Boost for Remain as 90% of economists say Brexit would harm UK growth
Nearly 90% of economists say leaving the EU and the single market would damage the UK’s growth prospects over the next five years, a new poll has suggested.
A survey commissioned for the Observer, said to be the largest of its type ever conducted, found that economists working in academia, the city, industry, small businesses and the public sector thought Brexit would harm the British economy.
Some 82% of more than 600 respondents said there would be a detrimental effect on household incomes from leaving the bloc over the next five years, with 61% taking the view that unemployment would rise.
Prime Minister David Cameron seized on the figures, saying: "This poll confirms the overwhelming view of economists - leaving the EU would damage our economy, costing jobs and increasing prices.
"We are stronger, safer and better off in the EU."
Director of the Institute for Fiscal Studies Paul Johnson said the survey, which saw 88% of economists saying that Brexit would hinder Britain’s growth prospects, revealed a rare near consensus within the profession.
“For a profession known to agree about little, it is pretty remarkable to see this degree of consensus about anything,” he said.
“It no doubt reflects the level of agreement among many economists about the benefits of free trade and the costs of uncertainty for economic growth.”
A majority of participants (57%) also said that Brexit could cut GDP by more than 3% over the next five years. Only 5% of economists thought there would be a positive impact from leaving the EU.
More than 70% said leaving the EU would have a negative impact on growth for up to two decades.
Members of the Royal Economic Society and the Society of Business Economists took part in the poll.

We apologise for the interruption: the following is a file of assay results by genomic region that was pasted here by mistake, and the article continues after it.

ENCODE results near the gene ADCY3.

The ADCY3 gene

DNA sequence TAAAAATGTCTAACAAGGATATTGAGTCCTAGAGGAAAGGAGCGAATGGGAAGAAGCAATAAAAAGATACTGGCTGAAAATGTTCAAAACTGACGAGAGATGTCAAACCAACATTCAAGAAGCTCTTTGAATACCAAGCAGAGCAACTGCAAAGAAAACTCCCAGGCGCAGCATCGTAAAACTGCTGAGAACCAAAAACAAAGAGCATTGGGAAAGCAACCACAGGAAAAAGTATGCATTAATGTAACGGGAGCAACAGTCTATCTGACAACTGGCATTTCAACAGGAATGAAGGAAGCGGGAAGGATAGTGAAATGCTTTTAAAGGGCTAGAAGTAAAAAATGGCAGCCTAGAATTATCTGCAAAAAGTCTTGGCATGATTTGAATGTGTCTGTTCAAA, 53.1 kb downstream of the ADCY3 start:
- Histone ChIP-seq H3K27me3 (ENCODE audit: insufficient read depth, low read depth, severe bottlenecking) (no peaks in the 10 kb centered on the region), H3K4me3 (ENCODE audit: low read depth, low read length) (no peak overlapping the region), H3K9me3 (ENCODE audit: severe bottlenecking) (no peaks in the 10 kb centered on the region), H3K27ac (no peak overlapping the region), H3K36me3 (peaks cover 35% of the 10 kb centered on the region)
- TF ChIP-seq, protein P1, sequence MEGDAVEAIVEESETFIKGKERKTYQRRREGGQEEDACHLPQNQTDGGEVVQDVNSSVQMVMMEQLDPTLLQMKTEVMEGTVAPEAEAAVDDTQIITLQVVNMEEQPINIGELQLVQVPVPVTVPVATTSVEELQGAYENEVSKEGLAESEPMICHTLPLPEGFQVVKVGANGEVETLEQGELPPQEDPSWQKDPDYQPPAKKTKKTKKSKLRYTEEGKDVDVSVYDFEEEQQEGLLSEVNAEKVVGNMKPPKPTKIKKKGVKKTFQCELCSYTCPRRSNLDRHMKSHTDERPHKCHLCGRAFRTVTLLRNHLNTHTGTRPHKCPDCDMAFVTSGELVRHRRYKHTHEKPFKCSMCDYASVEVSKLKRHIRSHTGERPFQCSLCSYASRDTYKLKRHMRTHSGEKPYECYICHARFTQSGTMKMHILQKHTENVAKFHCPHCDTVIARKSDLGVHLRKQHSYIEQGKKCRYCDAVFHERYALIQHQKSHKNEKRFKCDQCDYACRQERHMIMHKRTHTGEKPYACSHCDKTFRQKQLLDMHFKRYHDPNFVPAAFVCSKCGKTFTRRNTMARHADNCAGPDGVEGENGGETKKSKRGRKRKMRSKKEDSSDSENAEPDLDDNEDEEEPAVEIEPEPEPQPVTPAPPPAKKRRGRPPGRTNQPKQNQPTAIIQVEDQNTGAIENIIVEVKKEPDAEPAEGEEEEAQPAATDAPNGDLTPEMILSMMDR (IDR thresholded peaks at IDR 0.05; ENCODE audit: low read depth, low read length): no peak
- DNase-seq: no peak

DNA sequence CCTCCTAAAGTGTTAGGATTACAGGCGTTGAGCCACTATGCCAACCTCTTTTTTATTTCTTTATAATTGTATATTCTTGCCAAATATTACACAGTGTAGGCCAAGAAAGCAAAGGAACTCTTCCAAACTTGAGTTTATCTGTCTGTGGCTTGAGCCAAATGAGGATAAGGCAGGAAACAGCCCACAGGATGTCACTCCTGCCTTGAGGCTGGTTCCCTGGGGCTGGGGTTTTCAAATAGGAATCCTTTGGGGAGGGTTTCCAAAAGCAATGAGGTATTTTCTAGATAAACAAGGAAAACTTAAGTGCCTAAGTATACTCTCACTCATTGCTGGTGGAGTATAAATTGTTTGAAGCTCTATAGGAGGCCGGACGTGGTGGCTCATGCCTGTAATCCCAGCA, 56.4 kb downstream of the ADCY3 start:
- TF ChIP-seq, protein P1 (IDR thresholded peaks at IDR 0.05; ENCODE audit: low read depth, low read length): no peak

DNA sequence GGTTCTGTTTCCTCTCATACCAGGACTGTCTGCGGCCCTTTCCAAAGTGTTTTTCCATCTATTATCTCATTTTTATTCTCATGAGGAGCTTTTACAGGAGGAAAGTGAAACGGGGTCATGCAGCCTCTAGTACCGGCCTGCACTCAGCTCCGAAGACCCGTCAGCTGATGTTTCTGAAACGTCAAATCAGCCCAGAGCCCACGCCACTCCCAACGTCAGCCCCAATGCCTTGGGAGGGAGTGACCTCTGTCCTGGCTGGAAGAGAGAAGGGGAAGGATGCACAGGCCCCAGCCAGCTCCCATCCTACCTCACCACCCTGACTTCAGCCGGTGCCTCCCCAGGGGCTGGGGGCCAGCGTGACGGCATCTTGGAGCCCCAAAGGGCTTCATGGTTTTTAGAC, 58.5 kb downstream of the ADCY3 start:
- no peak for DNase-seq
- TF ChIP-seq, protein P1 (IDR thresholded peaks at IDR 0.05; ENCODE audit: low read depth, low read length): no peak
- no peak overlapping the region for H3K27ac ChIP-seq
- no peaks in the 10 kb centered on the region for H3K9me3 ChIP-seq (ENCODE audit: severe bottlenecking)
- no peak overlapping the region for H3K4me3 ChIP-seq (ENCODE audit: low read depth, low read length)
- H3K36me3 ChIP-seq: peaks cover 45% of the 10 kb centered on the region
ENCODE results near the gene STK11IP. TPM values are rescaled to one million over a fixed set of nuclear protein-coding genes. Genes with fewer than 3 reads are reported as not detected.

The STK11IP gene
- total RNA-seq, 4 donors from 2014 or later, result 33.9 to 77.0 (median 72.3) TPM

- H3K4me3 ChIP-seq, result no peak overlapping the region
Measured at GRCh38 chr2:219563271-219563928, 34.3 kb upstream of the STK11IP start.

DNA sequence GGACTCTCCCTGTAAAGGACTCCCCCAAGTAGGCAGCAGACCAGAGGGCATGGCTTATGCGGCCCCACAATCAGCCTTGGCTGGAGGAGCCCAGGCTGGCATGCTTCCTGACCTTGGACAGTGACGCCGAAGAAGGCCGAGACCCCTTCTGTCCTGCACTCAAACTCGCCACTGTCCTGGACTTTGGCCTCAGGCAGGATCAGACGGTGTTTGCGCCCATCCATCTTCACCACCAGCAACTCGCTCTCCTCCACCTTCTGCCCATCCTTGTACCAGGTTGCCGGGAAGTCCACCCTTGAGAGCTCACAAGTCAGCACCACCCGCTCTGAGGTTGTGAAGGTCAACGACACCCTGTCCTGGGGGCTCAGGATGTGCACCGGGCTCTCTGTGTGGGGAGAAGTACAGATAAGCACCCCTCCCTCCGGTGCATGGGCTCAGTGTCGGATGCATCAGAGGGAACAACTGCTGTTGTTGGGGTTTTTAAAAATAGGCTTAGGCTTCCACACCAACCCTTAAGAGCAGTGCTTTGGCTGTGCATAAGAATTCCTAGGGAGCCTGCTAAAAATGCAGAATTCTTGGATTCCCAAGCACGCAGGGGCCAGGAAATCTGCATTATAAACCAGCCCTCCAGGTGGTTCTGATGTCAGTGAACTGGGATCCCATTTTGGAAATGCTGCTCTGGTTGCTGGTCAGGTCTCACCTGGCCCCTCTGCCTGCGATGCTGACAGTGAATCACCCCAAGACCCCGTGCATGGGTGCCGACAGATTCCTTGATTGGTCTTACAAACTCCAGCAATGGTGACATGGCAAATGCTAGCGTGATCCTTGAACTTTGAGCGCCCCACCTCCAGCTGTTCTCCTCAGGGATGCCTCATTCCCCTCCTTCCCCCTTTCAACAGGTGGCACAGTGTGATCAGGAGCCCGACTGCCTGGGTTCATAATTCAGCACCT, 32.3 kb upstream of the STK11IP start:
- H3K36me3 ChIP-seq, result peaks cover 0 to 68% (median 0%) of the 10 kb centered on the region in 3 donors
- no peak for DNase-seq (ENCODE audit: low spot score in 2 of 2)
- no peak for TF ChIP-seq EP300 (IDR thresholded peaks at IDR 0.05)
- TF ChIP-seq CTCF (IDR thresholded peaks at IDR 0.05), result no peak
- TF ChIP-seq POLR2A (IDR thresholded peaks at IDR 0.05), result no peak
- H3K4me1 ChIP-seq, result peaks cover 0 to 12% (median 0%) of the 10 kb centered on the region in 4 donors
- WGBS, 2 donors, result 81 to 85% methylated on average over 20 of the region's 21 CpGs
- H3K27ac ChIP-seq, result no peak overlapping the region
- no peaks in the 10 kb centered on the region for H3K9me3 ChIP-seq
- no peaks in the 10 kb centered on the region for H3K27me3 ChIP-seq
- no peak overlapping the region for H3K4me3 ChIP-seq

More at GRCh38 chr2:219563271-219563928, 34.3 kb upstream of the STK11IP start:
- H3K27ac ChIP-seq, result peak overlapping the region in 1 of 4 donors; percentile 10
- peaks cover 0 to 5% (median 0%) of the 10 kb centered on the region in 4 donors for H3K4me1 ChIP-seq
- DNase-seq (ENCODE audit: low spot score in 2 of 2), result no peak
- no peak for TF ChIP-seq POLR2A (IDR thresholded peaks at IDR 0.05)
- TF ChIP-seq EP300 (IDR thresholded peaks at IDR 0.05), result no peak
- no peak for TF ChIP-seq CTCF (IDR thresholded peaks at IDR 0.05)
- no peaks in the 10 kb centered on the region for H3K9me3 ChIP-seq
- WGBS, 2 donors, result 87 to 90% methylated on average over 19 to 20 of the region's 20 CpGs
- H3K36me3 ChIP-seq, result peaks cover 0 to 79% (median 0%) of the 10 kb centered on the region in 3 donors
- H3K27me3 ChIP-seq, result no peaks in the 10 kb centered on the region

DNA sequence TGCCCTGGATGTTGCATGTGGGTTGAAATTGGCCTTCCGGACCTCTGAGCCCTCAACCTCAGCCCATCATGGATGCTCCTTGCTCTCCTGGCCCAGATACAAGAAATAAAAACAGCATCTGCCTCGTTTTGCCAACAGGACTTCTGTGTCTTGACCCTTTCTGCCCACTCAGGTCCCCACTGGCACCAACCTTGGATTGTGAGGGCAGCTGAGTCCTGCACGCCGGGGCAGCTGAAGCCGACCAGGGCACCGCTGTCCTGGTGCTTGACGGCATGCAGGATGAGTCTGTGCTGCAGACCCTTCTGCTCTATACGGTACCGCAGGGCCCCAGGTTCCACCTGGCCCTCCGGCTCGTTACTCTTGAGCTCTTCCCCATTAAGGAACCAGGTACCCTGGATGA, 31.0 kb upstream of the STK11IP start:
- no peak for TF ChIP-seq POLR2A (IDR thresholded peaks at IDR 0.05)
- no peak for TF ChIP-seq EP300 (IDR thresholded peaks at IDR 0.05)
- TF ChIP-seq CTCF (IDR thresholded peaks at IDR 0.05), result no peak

“Loss of access to the single market” (67%) and “increased uncertainty leading to reduced investment” (66%) were cited as the main reasons for why the UK would be damaged by a vote to leave by economists.
Writing in the Mail on Sunday, former prime minister Sir John Major attacked Leave campaigners over claims they have made during the referendum campaign.
Vote Leave, the official Brexit group, has claimed that the UK contributes £350m per week to Brussels’ coiffeurs, which could be spent on other priorities if Britain was out of the EU.
The assertion was this week branded “bogus” by the influential Treasury Select Committee, which also rebuked the Remain campaign for saying three million jobs depended on trade with other member states.
The former Tory leader wrote: “I hope Vote Leave will end their shameless distortion of the truth and admit, publicly and clearly, that the figures they use – on every piece of literature and every lick of paint on their battle bus – are wholly false. Their refusal to do so is simply breathtaking.”
Meanwhile Conservative MP Jacob Rees Mogg, who is in favour of Brexit, called for calm in the party’s ranks and ruled out demanding a second referendum, writing in the Mail on Sunday: “Whatever the outcome, the verdict has to be respected. There must be no rerun just because one side does not like the outcome.”
He also criticised Remain campaigners for a lack of passion, saying: “Those who want to vote Leave have a passion for freedom, while the Remainers merely say, 'Always keep a hold of nurse for fear of finding something worse.'”